My dad was a bus driver. Through hard work, he eventually became the director of transportation for our school district.
My dad had very little interest in God. Church was not his thing. Growing up, he never had any interest in talking about God. Even after I became a Christian at 15, his response was neutral.
That changed one year when I came home from college.
My dad grew up in the depression era. As a result, he worked hard and developed a tough persona. And when it came to “church folk”, I don’t think he ever had a positive experience. To him, “religion” was a crutch for the weak and it had no relevance to the real issues of life.
Since my dad oversaw the transportation department for our school system, he had the responsibility of buying new school buses. A company based in Georgia invited my dad to visit their manufacturing plant and see how they made buses. The way this company ran their business deeply impacted him. To my knowledge, this was the first time that my dad had been positively impacted by the gospel. (It’s Interesting that it happened in a workplace and not in a in a church service). The business was the Blue Bird Bus Company.[i] You’ve probably seen their buses on the road.
On one of my college breaks, I remember walking in the door of my house and the first thing my dad told me was about his experience at the Blue Bird Bus Company. Before he visited their plant, he already had a respect for their product. They made quality buses. But when he walked the factory floor and interacted with the owners, he saw something he had never seen before.
He saw authenticity. He saw the Bible being relevant in everyday life. He saw a workplace where owners and managers cared more for their people than for profit. I’d never seen my dad so invigorated about anything spiritual. For a “rough-n-tough” guy he was almost giddy. He was intrigued that at a set time one day a week, the entire plant would shut down for a company chapel service. It wasn’t mandatory but completely open to anyone who wanted to come…and what amazed him even more was that many came! Also, the business would send people from the company to go on mission ventures abroad. They gave my dad a book about the history and values of their company, and he gave me a copy. (It’s the picture at the top of this article).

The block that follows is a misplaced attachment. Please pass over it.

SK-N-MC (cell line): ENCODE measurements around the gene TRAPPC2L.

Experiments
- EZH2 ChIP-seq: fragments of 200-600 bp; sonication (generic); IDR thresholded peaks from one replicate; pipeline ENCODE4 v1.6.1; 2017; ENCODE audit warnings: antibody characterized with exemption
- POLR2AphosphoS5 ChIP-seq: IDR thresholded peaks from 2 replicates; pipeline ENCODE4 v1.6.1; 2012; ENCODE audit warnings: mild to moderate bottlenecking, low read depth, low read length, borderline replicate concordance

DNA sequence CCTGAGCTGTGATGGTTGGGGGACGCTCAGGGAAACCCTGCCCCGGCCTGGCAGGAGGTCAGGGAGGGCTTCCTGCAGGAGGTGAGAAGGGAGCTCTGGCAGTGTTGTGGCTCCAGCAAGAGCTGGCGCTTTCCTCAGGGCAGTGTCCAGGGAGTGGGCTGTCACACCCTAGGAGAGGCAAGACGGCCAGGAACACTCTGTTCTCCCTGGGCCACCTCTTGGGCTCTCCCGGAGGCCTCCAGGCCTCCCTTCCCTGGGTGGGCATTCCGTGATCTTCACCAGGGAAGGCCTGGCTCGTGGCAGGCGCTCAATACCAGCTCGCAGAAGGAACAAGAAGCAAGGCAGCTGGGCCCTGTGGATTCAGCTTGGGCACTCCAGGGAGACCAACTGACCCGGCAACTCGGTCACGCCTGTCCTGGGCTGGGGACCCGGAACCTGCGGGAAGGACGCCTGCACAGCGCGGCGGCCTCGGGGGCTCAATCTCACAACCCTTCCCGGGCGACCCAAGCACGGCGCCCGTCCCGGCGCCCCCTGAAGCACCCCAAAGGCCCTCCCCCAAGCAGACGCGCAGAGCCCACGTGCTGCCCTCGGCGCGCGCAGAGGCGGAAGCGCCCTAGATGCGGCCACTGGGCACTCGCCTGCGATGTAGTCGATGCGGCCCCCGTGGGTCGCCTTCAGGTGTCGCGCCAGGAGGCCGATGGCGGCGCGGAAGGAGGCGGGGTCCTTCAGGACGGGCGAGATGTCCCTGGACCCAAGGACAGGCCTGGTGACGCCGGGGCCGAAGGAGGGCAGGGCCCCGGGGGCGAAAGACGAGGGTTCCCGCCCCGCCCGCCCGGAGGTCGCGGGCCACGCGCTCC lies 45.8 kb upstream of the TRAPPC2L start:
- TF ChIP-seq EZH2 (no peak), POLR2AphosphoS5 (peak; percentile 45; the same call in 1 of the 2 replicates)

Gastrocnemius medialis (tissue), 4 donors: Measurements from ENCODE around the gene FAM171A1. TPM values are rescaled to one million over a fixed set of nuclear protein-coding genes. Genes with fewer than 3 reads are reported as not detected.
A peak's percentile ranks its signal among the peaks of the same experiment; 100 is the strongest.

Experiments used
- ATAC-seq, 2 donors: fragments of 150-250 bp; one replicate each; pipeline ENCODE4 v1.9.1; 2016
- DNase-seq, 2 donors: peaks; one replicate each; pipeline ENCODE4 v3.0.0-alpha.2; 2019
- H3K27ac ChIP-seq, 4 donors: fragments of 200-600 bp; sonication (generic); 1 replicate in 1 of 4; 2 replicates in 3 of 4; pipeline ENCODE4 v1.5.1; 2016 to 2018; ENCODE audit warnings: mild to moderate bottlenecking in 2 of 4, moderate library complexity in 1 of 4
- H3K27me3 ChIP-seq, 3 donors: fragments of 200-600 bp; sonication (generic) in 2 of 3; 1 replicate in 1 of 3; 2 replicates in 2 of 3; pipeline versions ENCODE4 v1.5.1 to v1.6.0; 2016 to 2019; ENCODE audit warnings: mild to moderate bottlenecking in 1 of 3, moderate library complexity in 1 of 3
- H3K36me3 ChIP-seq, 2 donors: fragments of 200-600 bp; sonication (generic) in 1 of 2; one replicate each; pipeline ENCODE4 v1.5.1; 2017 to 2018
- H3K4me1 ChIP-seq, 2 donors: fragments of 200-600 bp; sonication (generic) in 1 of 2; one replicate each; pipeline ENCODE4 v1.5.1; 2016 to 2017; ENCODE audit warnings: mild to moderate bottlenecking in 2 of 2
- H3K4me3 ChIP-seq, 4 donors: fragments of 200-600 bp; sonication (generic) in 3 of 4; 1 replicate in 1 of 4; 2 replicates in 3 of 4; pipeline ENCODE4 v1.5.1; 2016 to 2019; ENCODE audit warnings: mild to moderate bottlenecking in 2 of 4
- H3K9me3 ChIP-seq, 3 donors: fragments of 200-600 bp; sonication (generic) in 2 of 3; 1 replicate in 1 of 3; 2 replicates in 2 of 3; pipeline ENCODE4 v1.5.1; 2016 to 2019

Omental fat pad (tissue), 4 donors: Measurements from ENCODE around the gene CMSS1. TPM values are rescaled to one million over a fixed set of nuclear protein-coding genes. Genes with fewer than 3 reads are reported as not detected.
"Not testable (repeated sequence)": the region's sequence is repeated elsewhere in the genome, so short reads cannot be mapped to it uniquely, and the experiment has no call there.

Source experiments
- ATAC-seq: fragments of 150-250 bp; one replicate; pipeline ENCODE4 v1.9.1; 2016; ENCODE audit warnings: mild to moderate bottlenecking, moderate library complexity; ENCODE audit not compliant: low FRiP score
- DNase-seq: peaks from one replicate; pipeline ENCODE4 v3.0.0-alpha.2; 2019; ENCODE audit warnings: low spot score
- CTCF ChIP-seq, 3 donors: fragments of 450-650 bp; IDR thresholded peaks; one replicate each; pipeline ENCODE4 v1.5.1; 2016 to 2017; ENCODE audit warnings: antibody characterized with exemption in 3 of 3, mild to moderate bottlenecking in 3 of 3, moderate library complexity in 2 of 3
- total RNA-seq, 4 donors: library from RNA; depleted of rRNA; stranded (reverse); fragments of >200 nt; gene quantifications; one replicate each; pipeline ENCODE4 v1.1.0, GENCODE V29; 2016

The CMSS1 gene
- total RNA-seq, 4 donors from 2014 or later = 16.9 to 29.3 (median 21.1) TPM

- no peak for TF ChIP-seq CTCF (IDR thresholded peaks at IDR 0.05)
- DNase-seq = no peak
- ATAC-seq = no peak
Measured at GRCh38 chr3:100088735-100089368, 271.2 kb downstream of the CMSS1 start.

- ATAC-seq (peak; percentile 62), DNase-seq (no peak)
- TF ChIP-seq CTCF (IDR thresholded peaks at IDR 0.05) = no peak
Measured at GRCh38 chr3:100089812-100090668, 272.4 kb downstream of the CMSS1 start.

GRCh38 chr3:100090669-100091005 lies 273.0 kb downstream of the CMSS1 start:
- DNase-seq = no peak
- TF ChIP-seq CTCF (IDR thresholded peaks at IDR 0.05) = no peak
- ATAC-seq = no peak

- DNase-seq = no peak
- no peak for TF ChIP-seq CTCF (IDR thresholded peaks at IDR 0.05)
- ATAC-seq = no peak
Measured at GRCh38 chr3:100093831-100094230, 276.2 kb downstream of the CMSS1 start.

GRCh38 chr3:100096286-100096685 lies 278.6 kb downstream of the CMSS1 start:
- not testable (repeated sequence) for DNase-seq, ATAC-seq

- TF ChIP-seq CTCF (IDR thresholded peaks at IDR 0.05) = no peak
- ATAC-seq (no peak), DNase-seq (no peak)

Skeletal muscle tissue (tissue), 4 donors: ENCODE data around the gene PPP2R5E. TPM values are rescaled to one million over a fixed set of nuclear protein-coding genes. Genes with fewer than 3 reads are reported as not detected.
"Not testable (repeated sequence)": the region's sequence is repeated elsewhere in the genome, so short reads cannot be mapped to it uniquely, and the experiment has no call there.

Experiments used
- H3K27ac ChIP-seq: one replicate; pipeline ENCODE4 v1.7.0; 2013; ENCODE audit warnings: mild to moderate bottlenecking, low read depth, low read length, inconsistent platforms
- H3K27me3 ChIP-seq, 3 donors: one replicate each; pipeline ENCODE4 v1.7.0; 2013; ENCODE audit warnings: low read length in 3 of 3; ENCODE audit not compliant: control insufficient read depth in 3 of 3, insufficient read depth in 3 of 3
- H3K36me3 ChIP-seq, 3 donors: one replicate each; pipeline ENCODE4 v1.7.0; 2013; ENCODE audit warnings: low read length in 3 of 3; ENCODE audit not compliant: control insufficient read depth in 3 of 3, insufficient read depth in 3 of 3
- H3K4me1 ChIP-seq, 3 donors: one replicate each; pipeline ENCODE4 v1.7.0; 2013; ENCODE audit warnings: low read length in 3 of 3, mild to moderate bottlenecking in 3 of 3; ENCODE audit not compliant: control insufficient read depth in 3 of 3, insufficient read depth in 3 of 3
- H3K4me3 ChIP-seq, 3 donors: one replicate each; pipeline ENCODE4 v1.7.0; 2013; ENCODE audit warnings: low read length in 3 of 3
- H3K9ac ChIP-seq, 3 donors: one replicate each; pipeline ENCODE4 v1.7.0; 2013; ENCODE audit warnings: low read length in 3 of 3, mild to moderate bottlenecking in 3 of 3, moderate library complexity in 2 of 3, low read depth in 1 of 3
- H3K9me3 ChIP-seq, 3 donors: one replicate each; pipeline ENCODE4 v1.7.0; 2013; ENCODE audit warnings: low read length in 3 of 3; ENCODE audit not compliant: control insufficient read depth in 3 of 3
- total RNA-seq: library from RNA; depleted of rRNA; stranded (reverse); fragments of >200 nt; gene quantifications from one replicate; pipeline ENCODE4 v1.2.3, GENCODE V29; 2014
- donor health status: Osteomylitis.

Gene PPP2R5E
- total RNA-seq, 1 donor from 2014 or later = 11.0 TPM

So, what’s the lesson we can learn from the story of my bus driving dad? (It’s not about avoiding church services.) The lesson is RELEVANCE! Every day, we all long for relevance. Relevance is derived from “relating”. We desperately want to see that God “relates” to what I’m facing.
Religious Rules Ruin Relevance
My dad discovered the Gospel had relevance to his life. My dad saw a connection between making buses and God. That’s the power of the gospel…It brings relevance. The Gospel reveals how the ordinary “relates” to extraordinary…how the natural “relates” to the supernatural…how the sinner can “relate” to the sinless One.
The next time you see a simple and boxy yellow school bus going down the road, be reminded how God humbled himself to make even the simple and ordinary things of life to have eternal relevance.